Alienist vs. predator: ‘The Alienist’


Fanning, Brühl, Evans (L-R)

The Alienist is the latest period crime drama to find its way to Netflix. I tuned in over the weekend to see what all the fuss was about and I wasn’t disappointed.

Think Ripper Street but set in New York and everyone sounds like that annoying American.

Well everyone except award-winning German actor Daniel Brühl (Good Bye, Lenin!, Inglorious Basterds, Captain America: Civil War) who plays the brooding Dr Laszlo Kreizler, the eponymous ‘alienist’.

As the opening sequence explains: “In the 19th century, persons suffering from mental illness were thought to be alienated from their own true natures. Experts who studied them were therefore known as alienists.”

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The Isaacson twins

Kreizler puts together an ad hoc team of misfit do-gooders to investigate a serial killer who is targeting boy prostitutes in the dark and dreary underbelly of late 19thcentury New York City.

Welsh Orlando Bloom/Antonio Banderas-lookalike Luke Evans (The Hobbit, The Girl on the Train, Beauty and the Beast) plays society page illustrator John Moore who has been whisked away by his old Harvard chum Kreizler into a world of darkness and depravity.

They are joined by the ‘headstrong’ (Victorian for: ‘a woman who doesn’t know her place’) Sara Howard – played by an all-grown-up Dakota Fanning (The War of the Worlds, The Twilight Saga) – as the capable and determined secretary to police commissioner Theodore Roosevelt.

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Miss Howard

The first episode dragged me in like a mastodon stuck in a tar pit. No matter how much I struggled not to get drawn in by yet another period crime drama, the abyssal chiaroscuro camera effects and thrilling storyline pulled me in deeper.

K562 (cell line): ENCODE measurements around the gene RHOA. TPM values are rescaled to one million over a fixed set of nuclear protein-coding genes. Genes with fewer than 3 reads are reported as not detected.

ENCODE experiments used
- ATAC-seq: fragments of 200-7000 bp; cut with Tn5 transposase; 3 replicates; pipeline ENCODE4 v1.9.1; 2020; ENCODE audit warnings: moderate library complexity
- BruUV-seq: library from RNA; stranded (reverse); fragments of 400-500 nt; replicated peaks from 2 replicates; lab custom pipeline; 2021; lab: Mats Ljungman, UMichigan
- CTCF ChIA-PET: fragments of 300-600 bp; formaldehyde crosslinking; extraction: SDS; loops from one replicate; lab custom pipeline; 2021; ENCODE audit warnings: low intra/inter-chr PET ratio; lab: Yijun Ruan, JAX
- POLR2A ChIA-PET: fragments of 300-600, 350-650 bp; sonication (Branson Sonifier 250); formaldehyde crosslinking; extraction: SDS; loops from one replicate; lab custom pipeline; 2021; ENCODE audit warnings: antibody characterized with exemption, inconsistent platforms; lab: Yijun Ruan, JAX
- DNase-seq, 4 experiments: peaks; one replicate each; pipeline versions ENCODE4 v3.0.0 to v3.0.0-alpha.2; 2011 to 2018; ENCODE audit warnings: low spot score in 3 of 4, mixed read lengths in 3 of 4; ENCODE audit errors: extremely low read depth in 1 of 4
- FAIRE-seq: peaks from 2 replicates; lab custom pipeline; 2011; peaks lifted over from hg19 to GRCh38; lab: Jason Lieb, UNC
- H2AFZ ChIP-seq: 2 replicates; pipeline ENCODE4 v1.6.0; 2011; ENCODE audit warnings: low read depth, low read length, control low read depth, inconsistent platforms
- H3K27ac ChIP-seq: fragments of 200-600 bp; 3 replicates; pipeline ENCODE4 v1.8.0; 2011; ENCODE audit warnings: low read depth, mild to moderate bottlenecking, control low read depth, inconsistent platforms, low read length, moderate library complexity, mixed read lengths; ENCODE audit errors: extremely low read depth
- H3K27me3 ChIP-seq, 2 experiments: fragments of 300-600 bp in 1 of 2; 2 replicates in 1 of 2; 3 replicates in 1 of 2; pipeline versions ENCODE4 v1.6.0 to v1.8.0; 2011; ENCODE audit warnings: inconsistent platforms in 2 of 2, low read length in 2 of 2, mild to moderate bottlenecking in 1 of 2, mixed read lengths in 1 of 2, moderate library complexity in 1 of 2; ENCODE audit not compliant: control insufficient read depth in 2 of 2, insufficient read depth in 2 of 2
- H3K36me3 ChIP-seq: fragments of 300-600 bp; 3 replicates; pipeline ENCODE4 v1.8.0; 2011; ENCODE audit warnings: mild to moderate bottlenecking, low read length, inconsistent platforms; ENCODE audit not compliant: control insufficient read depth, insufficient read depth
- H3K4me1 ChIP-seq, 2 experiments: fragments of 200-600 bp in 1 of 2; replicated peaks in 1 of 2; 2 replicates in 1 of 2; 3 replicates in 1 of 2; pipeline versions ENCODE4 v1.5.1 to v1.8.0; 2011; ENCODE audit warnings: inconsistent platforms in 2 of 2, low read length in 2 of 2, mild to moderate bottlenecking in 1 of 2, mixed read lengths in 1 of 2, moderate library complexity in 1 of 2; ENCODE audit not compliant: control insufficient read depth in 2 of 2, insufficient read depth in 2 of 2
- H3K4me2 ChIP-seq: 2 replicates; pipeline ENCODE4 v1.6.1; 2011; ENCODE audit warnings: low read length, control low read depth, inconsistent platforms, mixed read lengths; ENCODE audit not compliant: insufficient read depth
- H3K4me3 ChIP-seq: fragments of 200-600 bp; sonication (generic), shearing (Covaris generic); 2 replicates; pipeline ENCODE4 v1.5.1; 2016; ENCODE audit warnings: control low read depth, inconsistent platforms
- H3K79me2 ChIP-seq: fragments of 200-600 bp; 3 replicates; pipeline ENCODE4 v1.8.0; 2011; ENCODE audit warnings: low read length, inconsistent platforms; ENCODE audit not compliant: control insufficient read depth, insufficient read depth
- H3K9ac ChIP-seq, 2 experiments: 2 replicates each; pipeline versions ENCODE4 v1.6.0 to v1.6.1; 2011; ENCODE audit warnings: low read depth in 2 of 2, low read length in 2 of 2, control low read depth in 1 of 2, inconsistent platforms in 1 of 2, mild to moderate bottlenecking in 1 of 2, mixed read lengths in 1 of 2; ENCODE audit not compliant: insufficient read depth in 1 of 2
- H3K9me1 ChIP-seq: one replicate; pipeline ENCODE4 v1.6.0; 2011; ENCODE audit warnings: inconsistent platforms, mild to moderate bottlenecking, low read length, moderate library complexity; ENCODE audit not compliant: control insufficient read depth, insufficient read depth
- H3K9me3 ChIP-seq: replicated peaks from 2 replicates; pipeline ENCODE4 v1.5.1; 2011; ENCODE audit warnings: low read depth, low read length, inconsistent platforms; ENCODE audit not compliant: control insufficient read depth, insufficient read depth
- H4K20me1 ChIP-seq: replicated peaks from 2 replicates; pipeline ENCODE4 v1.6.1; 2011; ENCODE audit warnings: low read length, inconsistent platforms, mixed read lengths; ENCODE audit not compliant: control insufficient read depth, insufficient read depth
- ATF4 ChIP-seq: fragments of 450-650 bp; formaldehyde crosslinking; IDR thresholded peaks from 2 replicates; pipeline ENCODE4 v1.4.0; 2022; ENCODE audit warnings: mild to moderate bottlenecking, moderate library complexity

In an era paradoxically defined by its ingrained intolerance as much as its pioneering spirit of discovery, the gang have been secretly called upon by Roosevelt to investigate the murders, revealing sickening cruelty and deep-rooted corruption along the way.

If you thought the Dickensian slums of Ripper Street were bad, you ain’t seen nothin’ yet. Much like that time Jeremy Kyle did a US special, everything is so much worse in America if you’re poor.

The beauty of a period drama is that it takes issues that we think are very much 21st century problems (sexism, homophobia, transphobia, racism) and dresses them in morning suits and penny collars so we can stand back and say: “I’m glad I didn’t live back then.”

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It’s a man’s world

Take the character of Howard. She is very much a woman in a man’s world and the show does not shy away from this, no doubt drawing on the shame surrounding the #MeToo movement. But Fanning’s character can certainly hold her own and it is empowering to see.

Although the cast remains very much male-heavy, it unflinchingly explores not only the roles of women in this era, but also those of other, non-cis identities. The sympathetic portrayal of the boy prostitutes is not over-played for the ‘shock factor’ but done delicately and precisely – much like Kreizler’s investigation.

Many of the child victims would today be classed as transgender and they are treated as little more than animals by their fellow slum-dwellers – and even by some of the police – who ‘chose’ their lifestyle and therefore the manner of their demise. An attitude expected from the 1890s, but not a world away from the treatment of trans and LGBT+ people in 2018 (read the news/listen to politicians). Thankfully Dr Kreizler and the gang are a little more enlightened.

Turn ons

  • The seemingly extensive and meticulous sets (shot in Budapest apparently)
  • Kreizler’s knowing smirks
  • The galgenhumor of the Isaacson twins
  • The oddly satisfying scene with the corpse Bunsen burners

Turn offs

  • The odious Captain Connor
  • The first episode tries to do too much. The exposition and character introductions are sometimes hard to follow
  • Someone turn on a gas lamp! It’s not just the storyline that’s dark
  • “Wait, who’s that guy?” – there’ll be a lot of that if you don’t pay attention

All ten episodes of The Alienist are available now on Netflix.

One comment

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